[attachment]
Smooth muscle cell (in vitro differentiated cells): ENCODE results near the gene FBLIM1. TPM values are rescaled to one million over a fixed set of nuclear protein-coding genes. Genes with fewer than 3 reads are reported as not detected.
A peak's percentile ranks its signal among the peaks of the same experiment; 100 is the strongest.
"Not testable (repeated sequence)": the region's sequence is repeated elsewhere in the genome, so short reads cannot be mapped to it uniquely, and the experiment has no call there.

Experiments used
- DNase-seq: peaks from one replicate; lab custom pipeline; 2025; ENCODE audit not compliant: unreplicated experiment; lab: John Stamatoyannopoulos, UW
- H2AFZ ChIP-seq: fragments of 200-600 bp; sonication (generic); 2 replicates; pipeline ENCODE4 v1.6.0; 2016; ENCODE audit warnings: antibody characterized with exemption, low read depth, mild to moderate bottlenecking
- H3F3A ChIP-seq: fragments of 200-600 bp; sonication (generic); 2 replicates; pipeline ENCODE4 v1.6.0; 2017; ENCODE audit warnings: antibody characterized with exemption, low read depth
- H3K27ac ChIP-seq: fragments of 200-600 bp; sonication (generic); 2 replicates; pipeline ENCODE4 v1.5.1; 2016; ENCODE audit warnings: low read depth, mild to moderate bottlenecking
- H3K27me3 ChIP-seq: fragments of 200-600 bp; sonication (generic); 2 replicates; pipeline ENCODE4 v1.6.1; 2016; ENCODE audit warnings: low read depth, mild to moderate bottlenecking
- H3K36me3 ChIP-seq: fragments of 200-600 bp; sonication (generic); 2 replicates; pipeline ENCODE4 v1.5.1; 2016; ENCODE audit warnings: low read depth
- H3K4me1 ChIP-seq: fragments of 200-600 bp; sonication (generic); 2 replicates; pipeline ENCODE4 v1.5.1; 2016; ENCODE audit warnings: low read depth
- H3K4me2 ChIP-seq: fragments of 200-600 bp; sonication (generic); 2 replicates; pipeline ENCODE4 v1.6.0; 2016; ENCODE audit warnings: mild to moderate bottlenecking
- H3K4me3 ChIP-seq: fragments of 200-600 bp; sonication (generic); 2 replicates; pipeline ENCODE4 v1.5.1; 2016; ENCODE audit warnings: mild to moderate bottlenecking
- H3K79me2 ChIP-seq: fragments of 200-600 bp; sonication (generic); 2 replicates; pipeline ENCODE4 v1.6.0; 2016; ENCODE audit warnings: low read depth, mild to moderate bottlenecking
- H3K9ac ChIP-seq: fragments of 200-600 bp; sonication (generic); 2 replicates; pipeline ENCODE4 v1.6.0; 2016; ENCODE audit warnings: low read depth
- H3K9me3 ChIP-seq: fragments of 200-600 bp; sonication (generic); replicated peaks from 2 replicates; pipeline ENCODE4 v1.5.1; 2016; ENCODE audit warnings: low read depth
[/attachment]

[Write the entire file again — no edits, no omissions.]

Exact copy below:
Smooth muscle cell (in vitro differentiated cells): ENCODE results near the gene FBLIM1. TPM values are rescaled to one million over a fixed set of nuclear protein-coding genes. Genes with fewer than 3 reads are reported as not detected.
A peak's percentile ranks its signal among the peaks of the same experiment; 100 is the strongest.
"Not testable (repeated sequence)": the region's sequence is repeated elsewhere in the genome, so short reads cannot be mapped to it uniquely, and the experiment has no call there.

Experiments used
- DNase-seq: peaks from one replicate; lab custom pipeline; 2025; ENCODE audit not compliant: unreplicated experiment; lab: John Stamatoyannopoulos, UW
- H2AFZ ChIP-seq: fragments of 200-600 bp; sonication (generic); 2 replicates; pipeline ENCODE4 v1.6.0; 2016; ENCODE audit warnings: antibody characterized with exemption, low read depth, mild to moderate bottlenecking
- H3F3A ChIP-seq: fragments of 200-600 bp; sonication (generic); 2 replicates; pipeline ENCODE4 v1.6.0; 2017; ENCODE audit warnings: antibody characterized with exemption, low read depth
- H3K27ac ChIP-seq: fragments of 200-600 bp; sonication (generic); 2 replicates; pipeline ENCODE4 v1.5.1; 2016; ENCODE audit warnings: low read depth, mild to moderate bottlenecking
- H3K27me3 ChIP-seq: fragments of 200-600 bp; sonication (generic); 2 replicates; pipeline ENCODE4 v1.6.1; 2016; ENCODE audit warnings: low read depth, mild to moderate bottlenecking
- H3K36me3 ChIP-seq: fragments of 200-600 bp; sonication (generic); 2 replicates; pipeline ENCODE4 v1.5.1; 2016; ENCODE audit warnings: low read depth
- H3K4me1 ChIP-seq: fragments of 200-600 bp; sonication (generic); 2 replicates; pipeline ENCODE4 v1.5.1; 2016; ENCODE audit warnings: low read depth
- H3K4me2 ChIP-seq: fragments of 200-600 bp; sonication (generic); 2 replicates; pipeline ENCODE4 v1.6.0; 2016; ENCODE audit warnings: mild to moderate bottlenecking
- H3K4me3 ChIP-seq: fragments of 200-600 bp; sonication (generic); 2 replicates; pipeline ENCODE4 v1.5.1; 2016; ENCODE audit warnings: mild to moderate bottlenecking
- H3K79me2 ChIP-seq: fragments of 200-600 bp; sonication (generic); 2 replicates; pipeline ENCODE4 v1.6.0; 2016; ENCODE audit warnings: low read depth, mild to moderate bottlenecking
- H3K9ac ChIP-seq: fragments of 200-600 bp; sonication (generic); 2 replicates; pipeline ENCODE4 v1.6.0; 2016; ENCODE audit warnings: low read depth
- H3K9me3 ChIP-seq: fragments of 200-600 bp; sonication (generic); replicated peaks from 2 replicates; pipeline ENCODE4 v1.5.1; 2016; ENCODE audit warnings: low read depth